So tell me, why don't we start motor vehicle tours to other places in our national parks that require some hiking? Walking takes too much time, right? Representative Kingston, looks like you have some work left to do. The best part, you don't have to worry about spoiling your 0% rating from the League of Conservation Voters.

As a final note, I should mention that I've personally enjoyed the privilege of camping overnight on Cumberland Island. I have pleasant memories of strolling its beaches with a friend and recall studying the horseshoe crab shells that had washed ashore. The lush mossy forests left me content and seeing the wild horses was delightful. Most of all, I still remember thinking about the utter primitiveness of armadillos, odd creatures that jump straight into the air and then run only a short distance away when scared. They really are fascinating.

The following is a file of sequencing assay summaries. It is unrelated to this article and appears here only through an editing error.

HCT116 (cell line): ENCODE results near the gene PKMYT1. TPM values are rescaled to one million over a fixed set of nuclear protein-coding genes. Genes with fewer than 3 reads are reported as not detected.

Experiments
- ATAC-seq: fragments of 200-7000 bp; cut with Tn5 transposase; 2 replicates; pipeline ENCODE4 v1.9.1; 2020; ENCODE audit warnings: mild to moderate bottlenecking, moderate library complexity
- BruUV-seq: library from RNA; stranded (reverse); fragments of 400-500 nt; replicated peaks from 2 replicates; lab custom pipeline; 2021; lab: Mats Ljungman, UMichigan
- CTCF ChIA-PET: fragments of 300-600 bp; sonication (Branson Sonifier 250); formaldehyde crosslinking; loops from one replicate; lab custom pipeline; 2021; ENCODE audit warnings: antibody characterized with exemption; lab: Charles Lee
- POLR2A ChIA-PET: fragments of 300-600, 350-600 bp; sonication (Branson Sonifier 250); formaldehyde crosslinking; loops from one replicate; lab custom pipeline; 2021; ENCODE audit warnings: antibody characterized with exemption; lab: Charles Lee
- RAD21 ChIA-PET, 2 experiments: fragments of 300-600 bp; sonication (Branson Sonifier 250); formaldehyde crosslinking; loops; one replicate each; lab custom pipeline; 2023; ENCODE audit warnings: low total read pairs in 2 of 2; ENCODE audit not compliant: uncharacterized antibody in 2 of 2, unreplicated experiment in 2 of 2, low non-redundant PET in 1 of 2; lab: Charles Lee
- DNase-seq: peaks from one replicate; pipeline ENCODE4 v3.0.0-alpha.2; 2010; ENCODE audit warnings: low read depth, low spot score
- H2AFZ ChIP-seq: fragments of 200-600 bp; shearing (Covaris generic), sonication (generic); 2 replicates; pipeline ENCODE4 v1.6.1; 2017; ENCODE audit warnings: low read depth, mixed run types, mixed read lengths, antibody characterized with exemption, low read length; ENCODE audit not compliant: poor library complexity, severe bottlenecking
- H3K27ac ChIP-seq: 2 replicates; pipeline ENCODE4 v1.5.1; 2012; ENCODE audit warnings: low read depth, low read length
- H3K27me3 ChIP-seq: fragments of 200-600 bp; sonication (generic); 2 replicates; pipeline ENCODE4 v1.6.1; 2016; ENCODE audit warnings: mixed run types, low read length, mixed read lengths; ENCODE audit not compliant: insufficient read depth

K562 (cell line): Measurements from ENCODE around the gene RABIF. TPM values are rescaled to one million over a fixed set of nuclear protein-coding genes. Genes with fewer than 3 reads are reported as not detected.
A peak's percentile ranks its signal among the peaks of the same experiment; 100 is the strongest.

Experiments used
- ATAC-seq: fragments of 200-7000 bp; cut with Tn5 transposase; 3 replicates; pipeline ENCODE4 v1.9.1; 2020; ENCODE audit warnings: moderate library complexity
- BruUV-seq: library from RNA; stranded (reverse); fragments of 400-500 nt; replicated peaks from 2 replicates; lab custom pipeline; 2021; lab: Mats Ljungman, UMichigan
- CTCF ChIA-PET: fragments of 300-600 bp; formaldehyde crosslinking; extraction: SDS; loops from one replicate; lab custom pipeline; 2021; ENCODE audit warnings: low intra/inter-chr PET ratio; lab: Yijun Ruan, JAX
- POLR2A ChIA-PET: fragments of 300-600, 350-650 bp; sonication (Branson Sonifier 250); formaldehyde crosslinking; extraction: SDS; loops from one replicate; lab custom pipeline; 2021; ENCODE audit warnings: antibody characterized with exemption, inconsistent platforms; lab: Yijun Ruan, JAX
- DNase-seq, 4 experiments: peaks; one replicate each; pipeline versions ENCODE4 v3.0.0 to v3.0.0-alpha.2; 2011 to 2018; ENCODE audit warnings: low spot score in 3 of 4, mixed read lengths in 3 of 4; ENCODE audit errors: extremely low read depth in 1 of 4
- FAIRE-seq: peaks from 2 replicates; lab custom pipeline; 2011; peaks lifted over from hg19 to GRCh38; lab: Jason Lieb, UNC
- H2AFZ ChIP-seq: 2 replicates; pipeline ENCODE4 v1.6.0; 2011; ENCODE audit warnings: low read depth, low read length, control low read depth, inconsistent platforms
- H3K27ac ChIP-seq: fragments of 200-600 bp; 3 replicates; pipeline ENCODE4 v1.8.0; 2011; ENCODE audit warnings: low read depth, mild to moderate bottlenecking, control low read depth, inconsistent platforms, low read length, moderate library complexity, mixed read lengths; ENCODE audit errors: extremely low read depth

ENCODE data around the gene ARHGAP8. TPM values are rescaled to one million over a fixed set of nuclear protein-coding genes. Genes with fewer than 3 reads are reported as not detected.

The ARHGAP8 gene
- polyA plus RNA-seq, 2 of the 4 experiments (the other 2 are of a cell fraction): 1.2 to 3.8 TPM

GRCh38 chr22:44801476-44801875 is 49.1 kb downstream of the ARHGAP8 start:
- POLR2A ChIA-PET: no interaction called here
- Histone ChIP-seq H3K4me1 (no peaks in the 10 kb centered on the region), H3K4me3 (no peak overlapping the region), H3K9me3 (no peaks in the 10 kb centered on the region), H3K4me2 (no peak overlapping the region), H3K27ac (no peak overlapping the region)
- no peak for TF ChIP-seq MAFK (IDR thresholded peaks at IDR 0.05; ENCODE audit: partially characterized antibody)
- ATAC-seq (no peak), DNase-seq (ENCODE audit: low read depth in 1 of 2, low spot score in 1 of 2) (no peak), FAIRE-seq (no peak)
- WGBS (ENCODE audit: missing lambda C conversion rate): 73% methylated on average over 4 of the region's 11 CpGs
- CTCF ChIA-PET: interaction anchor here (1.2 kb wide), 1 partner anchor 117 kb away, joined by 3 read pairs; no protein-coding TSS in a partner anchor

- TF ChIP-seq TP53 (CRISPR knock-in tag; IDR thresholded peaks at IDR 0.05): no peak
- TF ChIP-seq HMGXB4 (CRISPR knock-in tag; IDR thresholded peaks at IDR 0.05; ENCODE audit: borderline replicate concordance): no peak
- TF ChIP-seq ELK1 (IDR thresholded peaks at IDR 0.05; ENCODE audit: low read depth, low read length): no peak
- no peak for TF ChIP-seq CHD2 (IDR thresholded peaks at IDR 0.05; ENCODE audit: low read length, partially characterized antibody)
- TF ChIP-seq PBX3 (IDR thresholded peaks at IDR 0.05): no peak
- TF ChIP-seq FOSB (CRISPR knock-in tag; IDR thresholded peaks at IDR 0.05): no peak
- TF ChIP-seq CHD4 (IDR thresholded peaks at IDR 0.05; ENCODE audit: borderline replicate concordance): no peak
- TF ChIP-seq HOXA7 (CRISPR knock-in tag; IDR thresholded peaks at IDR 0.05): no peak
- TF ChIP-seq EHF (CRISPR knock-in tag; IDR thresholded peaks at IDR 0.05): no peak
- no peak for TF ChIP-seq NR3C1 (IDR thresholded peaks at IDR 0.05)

Let's hope that the wild experience that I and many others have had on Cumberland Island remains intact. The tranquility and natural beauty that can be observed by walking on the island does not need to be enhanced by motor tours so that a handful of people can see the rather insignificant spot where John F. Kennedy Jr. was married.

There's still time -- and always will be. Please contact your Representatives and Senators and tell them that you don't want for motor vehicle tours to be allowed on Cumberland Island. Nothing is set in stone.

Photo Credit: Anoldent on Flickr under a Creative Commons license